A senior Indian official said that at the forthcoming UN General Assembly session, the Indian delegation will strive to convince members to adopt Hindi as an official language of the UN.

According to the UN procedures, getting Hindi accepted as an official language of the world body involves adopting a resolution endorsed by at least two-thirds of the members of the UN General Assembly. It also entails an additional expenditure to be borne by all UN member states.

In March 2018, India signed a memorandum with the UN Secretariat for an initial period of two years to boost the volume and frequency of Hindi content produced by the UN.

India’s main opposition Congress said the minister was stoking the fire, as India is a diverse country. Speaking to Anadolu Agency, Congress spokesperson Anand Sharma said that he advised the government not to stir up controversies.

"We should not stir up controversies on emotive and sensitive issues which have been settled by the maturity of India's constitution-makers and the prime minister after independence, especially I am referring to first Prime Minister Pandit Jawaharlal Nehru," he said.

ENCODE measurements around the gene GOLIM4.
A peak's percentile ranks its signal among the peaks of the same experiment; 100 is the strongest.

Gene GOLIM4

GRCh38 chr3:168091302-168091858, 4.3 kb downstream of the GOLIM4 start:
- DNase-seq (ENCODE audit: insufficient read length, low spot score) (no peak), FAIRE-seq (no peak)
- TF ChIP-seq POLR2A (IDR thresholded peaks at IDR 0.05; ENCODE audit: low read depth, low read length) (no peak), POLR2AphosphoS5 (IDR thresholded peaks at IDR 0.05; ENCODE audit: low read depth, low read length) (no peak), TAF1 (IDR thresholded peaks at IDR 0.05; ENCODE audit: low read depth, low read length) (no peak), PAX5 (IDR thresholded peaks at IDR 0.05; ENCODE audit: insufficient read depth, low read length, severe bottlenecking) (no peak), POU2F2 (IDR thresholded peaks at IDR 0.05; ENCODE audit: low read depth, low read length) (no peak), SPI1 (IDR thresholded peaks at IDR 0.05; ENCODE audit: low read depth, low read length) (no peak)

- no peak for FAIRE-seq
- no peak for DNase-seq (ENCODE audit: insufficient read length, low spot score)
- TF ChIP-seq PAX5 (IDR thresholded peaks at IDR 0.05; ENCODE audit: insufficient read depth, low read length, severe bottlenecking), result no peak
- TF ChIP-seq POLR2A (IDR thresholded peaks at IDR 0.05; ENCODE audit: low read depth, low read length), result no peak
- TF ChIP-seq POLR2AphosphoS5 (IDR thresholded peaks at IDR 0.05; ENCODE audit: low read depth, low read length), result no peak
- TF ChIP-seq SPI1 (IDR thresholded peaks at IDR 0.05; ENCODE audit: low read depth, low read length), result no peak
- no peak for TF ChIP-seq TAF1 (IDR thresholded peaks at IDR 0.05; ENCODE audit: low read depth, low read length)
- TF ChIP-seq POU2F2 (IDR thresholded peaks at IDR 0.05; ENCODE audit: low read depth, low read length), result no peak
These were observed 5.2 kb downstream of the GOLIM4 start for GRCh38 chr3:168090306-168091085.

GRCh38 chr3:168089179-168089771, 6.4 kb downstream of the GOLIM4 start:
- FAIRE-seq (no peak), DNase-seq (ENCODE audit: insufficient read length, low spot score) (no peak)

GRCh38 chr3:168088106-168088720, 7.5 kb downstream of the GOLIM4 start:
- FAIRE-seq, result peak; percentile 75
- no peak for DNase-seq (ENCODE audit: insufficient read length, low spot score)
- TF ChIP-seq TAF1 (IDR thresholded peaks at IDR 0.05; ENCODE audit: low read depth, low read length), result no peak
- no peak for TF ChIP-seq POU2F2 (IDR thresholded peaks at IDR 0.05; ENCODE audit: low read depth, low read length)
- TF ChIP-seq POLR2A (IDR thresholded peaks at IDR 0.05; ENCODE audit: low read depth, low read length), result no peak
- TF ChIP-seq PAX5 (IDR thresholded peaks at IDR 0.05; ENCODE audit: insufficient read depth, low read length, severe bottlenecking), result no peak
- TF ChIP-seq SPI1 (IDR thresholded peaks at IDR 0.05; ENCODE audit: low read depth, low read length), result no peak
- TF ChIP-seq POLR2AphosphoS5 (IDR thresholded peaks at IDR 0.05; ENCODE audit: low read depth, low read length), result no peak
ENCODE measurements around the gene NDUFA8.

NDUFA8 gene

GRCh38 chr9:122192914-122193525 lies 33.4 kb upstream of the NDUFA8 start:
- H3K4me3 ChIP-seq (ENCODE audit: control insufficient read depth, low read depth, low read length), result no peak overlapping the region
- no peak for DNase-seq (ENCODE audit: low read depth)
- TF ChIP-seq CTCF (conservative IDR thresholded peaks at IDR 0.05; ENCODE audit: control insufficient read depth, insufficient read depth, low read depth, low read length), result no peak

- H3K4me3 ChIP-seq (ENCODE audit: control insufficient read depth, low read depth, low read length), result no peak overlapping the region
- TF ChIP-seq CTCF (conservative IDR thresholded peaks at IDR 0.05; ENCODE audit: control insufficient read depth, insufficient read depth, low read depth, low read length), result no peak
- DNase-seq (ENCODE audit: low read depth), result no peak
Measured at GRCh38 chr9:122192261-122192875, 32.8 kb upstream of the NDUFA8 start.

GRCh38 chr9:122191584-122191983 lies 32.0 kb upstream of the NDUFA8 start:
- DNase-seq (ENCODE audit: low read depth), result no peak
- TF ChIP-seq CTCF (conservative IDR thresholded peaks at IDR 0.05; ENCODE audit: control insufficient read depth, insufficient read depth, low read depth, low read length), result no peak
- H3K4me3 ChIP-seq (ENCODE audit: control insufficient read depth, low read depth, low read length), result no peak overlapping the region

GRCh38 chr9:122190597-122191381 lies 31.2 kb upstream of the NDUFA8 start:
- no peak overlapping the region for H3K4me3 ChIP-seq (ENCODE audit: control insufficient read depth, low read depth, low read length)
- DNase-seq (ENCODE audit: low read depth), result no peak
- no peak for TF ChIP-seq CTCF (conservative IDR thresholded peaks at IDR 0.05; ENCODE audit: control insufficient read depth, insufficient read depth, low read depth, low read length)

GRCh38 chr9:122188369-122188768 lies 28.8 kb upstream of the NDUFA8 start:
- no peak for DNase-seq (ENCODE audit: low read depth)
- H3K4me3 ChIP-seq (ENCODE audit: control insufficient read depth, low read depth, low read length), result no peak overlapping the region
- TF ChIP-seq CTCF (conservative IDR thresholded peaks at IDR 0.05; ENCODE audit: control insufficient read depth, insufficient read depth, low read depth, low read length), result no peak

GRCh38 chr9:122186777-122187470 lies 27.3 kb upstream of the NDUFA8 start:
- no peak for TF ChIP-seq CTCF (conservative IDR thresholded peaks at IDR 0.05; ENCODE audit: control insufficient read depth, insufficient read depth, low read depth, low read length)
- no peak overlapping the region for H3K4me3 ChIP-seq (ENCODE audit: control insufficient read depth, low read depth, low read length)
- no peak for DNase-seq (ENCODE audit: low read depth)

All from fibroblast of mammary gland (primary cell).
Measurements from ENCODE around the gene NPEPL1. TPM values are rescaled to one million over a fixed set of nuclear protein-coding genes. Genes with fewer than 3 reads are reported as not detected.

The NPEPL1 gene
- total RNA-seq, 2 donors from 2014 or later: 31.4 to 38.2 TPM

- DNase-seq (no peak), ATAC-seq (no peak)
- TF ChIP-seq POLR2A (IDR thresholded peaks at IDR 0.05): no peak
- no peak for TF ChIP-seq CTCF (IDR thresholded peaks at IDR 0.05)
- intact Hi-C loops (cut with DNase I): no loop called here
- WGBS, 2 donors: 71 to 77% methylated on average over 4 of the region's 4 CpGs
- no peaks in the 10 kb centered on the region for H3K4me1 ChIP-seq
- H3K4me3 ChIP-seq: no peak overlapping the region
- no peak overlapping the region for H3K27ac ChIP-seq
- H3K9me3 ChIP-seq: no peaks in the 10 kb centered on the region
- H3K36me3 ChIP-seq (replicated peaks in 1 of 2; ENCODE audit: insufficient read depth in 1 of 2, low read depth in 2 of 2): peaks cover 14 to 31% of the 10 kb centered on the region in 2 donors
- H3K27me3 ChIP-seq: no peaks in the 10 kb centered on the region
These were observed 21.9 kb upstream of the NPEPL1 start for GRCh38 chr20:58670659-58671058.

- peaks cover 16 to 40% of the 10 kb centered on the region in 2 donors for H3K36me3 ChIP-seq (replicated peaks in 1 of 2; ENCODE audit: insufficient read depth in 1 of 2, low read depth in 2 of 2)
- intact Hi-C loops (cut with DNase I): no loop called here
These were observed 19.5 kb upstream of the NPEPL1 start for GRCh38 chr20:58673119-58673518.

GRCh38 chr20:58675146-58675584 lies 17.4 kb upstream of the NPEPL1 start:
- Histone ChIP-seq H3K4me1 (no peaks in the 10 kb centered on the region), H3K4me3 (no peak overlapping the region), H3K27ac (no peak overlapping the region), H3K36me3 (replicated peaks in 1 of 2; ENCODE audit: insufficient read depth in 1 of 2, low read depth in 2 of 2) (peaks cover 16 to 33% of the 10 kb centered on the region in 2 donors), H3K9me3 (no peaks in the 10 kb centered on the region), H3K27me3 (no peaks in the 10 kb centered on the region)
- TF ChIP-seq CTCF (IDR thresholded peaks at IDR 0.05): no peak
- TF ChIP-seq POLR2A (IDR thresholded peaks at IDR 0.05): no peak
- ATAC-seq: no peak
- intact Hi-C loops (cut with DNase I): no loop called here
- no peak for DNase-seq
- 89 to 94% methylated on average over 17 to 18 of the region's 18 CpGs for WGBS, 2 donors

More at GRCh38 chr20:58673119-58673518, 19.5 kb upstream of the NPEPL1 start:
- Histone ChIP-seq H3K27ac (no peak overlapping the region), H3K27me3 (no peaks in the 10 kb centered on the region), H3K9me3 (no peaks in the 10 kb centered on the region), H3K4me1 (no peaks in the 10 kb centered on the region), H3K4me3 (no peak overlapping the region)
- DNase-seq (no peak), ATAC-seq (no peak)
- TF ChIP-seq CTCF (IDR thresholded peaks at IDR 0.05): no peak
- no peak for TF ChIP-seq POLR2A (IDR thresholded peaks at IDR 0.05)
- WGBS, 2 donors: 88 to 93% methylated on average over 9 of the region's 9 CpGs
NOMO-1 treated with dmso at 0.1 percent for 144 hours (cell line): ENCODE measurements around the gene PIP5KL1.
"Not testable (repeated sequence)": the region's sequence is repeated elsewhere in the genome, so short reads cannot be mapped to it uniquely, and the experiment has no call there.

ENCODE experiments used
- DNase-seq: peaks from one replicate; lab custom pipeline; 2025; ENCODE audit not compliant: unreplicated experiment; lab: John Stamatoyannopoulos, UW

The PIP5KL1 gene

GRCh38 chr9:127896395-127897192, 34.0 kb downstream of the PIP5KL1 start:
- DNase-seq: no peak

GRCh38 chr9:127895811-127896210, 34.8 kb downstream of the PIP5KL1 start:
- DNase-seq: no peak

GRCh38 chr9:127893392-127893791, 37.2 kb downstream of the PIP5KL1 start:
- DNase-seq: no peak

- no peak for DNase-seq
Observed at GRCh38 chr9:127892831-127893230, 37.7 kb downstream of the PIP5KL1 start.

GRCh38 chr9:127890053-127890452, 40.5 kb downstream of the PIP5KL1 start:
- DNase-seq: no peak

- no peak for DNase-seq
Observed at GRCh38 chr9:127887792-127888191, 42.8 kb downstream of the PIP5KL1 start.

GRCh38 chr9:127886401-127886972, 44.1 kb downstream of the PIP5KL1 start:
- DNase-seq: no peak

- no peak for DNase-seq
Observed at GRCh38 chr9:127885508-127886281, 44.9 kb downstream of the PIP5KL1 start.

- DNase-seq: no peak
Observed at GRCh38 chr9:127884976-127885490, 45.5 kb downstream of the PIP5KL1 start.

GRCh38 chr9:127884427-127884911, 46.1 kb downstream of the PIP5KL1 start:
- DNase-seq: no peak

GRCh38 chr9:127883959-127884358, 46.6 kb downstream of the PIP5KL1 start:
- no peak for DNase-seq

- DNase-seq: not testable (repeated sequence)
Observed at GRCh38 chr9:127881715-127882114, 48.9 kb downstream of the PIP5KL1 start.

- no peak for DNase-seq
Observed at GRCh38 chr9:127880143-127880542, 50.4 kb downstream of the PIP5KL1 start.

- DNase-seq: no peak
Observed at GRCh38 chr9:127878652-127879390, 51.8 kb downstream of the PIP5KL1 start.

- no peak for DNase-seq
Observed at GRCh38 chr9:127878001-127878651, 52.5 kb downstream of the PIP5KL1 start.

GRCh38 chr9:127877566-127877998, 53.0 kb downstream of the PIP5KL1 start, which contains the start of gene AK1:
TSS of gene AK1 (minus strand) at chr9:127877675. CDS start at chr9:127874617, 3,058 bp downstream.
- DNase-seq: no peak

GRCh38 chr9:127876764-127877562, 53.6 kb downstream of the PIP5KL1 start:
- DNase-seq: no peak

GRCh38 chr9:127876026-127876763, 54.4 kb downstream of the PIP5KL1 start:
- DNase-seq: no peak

The government proposal would only create strife and unrest in the country, Sharma added.

Hindi is spoken by a substantial majority of India's people, but English is equally important to be globally competent and to become a global leader. "But whether it is Tamil, Kannada, Bengali, Odiya, Gujarati, Marathi, Punjabi, Urdu, they all are Indian languages. I am also Hindi-speaking. But I respect all other languages in the country," Sharma said.

Southern states seething

Political parties in India’s southern states of Tamil Nadu, Kerala, Karnataka, Andhra Pradesh and Telangana and even the northeastern state of Bengal and Assam have also opposed the move.

Most vocal opposition has come from the southernmost state of Tamil Nadu, where both the ruling AIADMK (a Dravidian party) and the opposition DMK (Dravida Munnetra Kazhagam) party expressed their surprise. Tamil Nadu Education Minister KA Sengottaiyan asserted that his province is wedded to the teaching of a two-language formula (the mother tongue Tamil and English) and there is no scope of imposing Hindi.